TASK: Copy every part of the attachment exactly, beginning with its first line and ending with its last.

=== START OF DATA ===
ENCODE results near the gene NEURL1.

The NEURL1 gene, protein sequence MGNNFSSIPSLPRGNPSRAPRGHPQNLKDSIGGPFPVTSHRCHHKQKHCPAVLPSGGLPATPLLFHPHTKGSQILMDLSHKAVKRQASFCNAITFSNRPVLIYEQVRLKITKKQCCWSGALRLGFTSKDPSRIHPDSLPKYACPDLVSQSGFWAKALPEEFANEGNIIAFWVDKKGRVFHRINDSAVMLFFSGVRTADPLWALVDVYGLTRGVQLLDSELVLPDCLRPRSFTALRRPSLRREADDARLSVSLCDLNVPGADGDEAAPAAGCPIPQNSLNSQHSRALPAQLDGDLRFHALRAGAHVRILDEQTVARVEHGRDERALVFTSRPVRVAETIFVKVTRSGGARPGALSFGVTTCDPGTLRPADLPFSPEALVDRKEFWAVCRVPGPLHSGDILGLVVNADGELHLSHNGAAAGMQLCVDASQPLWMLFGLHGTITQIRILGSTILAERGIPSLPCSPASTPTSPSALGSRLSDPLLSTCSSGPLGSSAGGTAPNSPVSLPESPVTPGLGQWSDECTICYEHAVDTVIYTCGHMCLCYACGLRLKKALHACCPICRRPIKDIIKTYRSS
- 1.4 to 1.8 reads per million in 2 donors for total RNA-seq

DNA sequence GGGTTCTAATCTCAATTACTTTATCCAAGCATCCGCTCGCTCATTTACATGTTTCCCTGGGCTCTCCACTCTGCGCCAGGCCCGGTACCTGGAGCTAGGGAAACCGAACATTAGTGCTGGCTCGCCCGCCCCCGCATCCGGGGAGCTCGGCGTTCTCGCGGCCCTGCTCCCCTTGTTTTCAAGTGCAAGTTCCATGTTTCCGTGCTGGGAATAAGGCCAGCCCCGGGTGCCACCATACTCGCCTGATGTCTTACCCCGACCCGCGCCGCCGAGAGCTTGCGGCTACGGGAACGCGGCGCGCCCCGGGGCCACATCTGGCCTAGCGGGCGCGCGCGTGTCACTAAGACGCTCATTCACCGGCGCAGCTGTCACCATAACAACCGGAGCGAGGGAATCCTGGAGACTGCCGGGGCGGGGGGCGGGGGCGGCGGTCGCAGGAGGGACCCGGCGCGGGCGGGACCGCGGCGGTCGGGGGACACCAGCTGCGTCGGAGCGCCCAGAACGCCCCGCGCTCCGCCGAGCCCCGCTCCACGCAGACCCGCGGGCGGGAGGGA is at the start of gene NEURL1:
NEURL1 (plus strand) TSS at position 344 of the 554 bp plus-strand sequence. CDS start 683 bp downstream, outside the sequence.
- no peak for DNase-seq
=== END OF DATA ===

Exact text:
ENCODE results near the gene NEURL1.

The NEURL1 gene, protein sequence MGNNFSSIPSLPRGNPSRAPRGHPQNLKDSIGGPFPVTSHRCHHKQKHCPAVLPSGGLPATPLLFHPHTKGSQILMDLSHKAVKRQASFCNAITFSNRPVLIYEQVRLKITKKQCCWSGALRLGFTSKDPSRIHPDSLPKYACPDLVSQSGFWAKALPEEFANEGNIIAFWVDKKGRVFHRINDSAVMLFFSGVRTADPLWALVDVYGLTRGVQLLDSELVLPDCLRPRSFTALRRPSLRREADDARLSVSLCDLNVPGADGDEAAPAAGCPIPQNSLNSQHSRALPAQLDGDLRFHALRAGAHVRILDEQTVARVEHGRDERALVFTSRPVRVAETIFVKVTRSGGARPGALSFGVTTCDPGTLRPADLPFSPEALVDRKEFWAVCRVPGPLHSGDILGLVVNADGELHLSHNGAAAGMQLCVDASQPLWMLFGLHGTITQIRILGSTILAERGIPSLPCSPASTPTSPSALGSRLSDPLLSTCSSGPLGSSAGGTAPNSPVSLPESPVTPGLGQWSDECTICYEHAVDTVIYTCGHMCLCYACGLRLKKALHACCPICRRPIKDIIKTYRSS
- 1.4 to 1.8 reads per million in 2 donors for total RNA-seq

DNA sequence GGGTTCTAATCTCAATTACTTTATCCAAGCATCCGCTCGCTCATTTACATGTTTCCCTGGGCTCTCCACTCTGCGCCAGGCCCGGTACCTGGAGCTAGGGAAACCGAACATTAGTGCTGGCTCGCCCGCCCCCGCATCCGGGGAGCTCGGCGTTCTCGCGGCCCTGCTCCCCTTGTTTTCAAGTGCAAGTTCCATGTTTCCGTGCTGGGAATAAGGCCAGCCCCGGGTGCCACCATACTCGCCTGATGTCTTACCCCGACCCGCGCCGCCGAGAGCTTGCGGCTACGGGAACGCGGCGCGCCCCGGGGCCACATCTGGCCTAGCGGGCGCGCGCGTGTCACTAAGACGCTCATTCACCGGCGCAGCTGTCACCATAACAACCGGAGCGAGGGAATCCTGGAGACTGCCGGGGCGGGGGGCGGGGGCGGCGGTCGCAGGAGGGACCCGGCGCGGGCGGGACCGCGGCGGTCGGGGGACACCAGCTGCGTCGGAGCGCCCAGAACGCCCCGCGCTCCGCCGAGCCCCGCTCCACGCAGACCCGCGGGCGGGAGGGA is at the start of gene NEURL1:
NEURL1 (plus strand) TSS at position 344 of the 554 bp plus-strand sequence. CDS start 683 bp downstream, outside the sequence.
- no peak for DNase-seq